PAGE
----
6 Features of CMS’s Redesigned Medicare Summary Notice

Monday, March 12th, 2012
This post was written by Cheryl Miller

In light of ongoing healthcare reform there is a push for clarity, as several of our stories illustrate this week. Medicare claims forms have been redesigned so that beneficiaries and their caregivers can better understand them, check for important facts and potential fraud. The subject of fraud is particularly timely given the story that has been circulating for the last week involving the arrest of a physician, the office manager of his medical practice, and five owners of home health agencies. They’ve been charged with allegedly participating in a nearly $375 million healthcare fraud scheme involving fraudulent claims for home health services.

When given the option of choosing a high or low cost health plan, consumers will most likely choose the higher cost plan because they associate it with better quality, says a new study funded by the AHRQ. But researchers caution that this isn’t necessarily true: higher costs could be attributed to unnecessary services or inefficiencies. A push is underway to simplify public physician and hospital report cards, and make them clearer for consumers to understand (not unlike the redesigned Medicare claim forms) so consumers can make better informed decisions about their health coverage.

The Robert Wood Johnson Foundation and Group Health Research Institute have launched a new national project intended to shed light on what makes a successful health practice tick. Designed in response to the burgeoning shortage of primary care practices, the project will identify successful practices that improve patient and practice outcomes, and share the information so they can be replicated.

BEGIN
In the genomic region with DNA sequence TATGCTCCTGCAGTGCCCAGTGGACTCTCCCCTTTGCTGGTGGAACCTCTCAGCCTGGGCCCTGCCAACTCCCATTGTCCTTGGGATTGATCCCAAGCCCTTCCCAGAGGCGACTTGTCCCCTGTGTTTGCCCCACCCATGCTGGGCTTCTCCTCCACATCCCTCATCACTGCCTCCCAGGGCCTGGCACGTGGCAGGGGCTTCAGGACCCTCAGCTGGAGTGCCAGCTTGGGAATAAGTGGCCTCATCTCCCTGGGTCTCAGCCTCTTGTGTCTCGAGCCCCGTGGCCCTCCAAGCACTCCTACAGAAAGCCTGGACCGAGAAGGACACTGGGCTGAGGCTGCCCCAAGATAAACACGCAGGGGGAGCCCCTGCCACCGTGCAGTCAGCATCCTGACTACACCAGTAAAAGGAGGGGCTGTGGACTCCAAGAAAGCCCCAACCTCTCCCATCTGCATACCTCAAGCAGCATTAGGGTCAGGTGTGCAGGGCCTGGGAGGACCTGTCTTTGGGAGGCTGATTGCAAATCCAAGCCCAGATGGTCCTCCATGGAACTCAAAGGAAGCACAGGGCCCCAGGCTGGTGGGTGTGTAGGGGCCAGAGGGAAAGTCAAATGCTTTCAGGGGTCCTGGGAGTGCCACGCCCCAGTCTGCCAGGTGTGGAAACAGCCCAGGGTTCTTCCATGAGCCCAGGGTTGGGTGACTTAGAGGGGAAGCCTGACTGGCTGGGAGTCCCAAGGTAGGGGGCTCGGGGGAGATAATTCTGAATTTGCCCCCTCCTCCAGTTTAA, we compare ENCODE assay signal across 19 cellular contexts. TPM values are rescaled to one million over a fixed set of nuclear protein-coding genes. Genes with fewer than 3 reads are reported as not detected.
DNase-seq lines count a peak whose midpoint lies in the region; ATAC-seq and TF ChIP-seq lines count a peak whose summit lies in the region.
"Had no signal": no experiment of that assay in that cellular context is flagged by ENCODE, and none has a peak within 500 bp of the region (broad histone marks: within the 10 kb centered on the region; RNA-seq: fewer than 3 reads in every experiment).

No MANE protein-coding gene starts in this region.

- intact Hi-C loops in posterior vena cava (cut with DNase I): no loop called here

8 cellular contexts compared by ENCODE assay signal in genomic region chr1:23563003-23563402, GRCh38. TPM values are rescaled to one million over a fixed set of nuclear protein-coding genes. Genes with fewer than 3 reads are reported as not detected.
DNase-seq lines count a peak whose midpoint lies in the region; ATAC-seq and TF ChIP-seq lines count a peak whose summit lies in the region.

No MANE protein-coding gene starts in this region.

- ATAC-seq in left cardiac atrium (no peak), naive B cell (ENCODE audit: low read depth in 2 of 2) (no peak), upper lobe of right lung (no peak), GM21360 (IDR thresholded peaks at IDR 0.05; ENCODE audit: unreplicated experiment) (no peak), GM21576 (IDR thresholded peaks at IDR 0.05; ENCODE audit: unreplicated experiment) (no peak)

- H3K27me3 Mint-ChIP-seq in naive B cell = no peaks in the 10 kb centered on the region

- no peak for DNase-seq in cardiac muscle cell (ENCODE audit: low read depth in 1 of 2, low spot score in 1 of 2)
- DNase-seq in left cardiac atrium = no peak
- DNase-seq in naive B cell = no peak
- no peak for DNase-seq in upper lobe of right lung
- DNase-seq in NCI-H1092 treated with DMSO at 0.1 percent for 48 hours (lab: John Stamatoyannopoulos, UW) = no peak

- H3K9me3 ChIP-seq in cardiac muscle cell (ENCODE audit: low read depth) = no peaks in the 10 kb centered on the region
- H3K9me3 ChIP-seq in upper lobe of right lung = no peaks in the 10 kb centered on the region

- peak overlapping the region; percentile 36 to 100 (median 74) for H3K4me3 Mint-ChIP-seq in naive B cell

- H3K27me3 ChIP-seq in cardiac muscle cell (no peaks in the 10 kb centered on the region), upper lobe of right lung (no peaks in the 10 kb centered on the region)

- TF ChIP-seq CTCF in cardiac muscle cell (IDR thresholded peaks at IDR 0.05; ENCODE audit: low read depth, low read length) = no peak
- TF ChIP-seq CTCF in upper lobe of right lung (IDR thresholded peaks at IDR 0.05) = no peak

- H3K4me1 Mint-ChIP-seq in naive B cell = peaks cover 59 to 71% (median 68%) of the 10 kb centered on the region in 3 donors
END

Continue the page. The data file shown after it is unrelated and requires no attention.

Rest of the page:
And lastly, a study debunks the long held belief that HIT will improve cost savings by reducing the need for diagnostic testing; instead, the study shows that having computerized access to EHRs in the ambulatory setting could result in a 40 to 70 percent increase in testing.

Don’t forget to take our latest survey: Physician Reimbursement Models. Describe the physician reimbursement models in place at your organization by April 15th and you will receive a free summary of survey results once it is compiled.

These stories and more in this week’s Healthcare Business Weekly Update.

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One Response to “6 Features of CMS’s Redesigned Medicare Summary Notice”

  1. The American Recovery and Reinvestment Act of 2009 (ARRA) was signed into law in February 2009 by President Obama. The Stimulus or the Recovery Act, as the ARRA is also known as, was intended to promote investment and consumer spending and create jobs during the recession. Provisions of the Recovery Act include improving affordable health care, modernizing the United States’ infrastructure, furthering energy independence and relieving education costs, among other provisions.